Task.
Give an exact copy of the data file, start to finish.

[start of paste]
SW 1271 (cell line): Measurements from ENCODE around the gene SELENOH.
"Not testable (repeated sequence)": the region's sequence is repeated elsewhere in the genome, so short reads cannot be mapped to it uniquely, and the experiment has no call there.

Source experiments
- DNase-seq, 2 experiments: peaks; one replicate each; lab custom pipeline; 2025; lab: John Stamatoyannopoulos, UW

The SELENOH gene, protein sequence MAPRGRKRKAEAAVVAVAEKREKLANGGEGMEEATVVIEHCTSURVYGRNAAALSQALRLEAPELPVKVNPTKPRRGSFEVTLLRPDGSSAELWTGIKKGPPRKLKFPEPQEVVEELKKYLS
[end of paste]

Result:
SW 1271 (cell line): Measurements from ENCODE around the gene SELENOH.
"Not testable (repeated sequence)": the region's sequence is repeated elsewhere in the genome, so short reads cannot be mapped to it uniquely, and the experiment has no call there.

Source experiments
- DNase-seq, 2 experiments: peaks; one replicate each; lab custom pipeline; 2025; lab: John Stamatoyannopoulos, UW

The SELENOH gene, protein sequence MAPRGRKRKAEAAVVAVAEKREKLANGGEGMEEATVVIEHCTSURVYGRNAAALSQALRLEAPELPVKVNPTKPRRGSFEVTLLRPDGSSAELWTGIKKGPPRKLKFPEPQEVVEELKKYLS